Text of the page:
'Peeling the Fruit' -- A Map for Tracking and Guiding Understanding

1. Put some version of the map up in a convenient location or give learners copies. See example below and notes about different ways of using the map.

2. Briefly state that hte group will be tracking progress and planning with the map from time to time. Note how the map uses hte metaphor of 'peeling the fruit', getting familiar with the surface of something, seeking puzzles and mysteries to investigate, and pursuing these in various ways to arrive at core understandings.

3. Refer to the map to choose next steps and mark progress from time to time during the exploration of a topic (no need to do everything every time). Use it as a way of thinking about what routines to use or simply what kind of conversation or other activity to have.

4. When the map is used collectively by a class, you may want to invite students to put up Post-its on the map over time to mark insights associated with any of the map elements.
 
Purpose: What kind of thinking does this routine encourage?
We often want to develop learners’ understanding of a complex topic over days or weeks. This map can help. It’s not a routine but a way of planning and tracking over time the exploration of a topic. It can help in choosing good routines too.
 
Application: When and where can I use it?
Whenever there’s a topic that calls for a broad and rich understanding and learners have enough time to look at it in different ways – anything from a single long lesson to several lessons or a unit. You can use it with students collectively, to help them maintain a bird’s eye view of progress through a topic and to make with them good choices about what to do next. You can use it yourself, to plan topics and to track progress. You can also give copies to students for their individual self-management in pursuing a general class topic or individual projects.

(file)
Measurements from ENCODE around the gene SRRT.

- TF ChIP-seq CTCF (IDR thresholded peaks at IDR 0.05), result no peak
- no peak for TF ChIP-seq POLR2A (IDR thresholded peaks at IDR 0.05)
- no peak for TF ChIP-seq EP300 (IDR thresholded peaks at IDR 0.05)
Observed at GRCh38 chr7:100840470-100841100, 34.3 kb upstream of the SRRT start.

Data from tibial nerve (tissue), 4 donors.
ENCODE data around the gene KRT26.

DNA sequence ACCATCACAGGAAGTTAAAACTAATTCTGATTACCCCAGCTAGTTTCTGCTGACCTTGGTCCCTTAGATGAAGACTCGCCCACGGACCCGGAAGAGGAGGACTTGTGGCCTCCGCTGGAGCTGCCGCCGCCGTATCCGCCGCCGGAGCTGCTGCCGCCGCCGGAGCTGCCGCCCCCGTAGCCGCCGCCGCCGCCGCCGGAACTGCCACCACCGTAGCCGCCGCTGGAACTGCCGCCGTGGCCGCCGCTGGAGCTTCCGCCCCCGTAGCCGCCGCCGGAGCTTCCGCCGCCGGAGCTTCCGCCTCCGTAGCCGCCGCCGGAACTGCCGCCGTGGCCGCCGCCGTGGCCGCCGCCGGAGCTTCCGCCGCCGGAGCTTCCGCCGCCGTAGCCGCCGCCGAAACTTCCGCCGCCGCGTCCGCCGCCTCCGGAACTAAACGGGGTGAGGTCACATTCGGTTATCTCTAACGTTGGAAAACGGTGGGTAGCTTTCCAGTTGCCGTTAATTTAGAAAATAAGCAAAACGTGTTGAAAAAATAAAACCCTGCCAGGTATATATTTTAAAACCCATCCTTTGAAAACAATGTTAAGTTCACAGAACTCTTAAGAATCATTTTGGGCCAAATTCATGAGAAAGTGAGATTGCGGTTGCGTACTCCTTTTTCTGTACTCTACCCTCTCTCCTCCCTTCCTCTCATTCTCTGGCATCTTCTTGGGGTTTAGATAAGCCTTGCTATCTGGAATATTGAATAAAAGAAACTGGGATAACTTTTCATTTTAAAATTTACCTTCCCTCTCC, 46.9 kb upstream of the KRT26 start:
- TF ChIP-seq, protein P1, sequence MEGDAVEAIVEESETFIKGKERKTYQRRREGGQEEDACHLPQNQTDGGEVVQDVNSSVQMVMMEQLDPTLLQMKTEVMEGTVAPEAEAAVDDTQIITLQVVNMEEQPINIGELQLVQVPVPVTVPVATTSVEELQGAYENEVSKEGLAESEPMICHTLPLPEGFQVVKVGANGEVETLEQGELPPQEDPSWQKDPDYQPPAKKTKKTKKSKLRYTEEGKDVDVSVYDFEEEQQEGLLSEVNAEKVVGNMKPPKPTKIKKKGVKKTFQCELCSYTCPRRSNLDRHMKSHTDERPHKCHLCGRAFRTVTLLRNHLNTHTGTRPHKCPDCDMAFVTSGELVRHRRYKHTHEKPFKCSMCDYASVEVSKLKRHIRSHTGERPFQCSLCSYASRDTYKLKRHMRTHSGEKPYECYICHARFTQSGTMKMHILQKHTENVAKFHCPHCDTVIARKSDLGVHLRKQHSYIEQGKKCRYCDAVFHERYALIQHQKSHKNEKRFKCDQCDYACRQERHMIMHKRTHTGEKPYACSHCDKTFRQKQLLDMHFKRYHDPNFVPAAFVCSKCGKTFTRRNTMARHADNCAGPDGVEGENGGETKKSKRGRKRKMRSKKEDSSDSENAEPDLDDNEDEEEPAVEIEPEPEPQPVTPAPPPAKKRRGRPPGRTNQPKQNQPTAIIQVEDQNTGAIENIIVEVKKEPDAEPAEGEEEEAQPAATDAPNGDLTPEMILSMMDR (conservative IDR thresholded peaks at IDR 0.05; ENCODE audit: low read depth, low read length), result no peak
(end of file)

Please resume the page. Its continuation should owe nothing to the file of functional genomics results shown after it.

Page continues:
Launch: What are some tips for starting and using this routine?
Explain that the map is for tracking and guiding the exploration of the topic. Explain the metaphor briefly. Invite learners to help chart progress by using the map.
 
You can create a giant version of the map to put on the wall of a classroom (see diagram below), or just put labels up for the categories if it’s easier to organize on the wall, or personalize the process in some other way. If you’re tracking two or three topics at the same time or multiple groups you might: have two or three wall maps, color code paths on a single map, give learners page-size copies to track their own progress, or invent something else. Whatever works! The main idea is to make visible the developing understanding to mark progress and choose next steps.
 
It usually makes sense to start with the ‘skin’ and go to ‘getting under the skin’ with mysteries and then on from there to ‘substance’ and toward the ‘core’. You need not use all of the ‘substance’ approaches – whatever fits – and there’s no fixed order. You can go back to something and add at any time of course!
 
 

 

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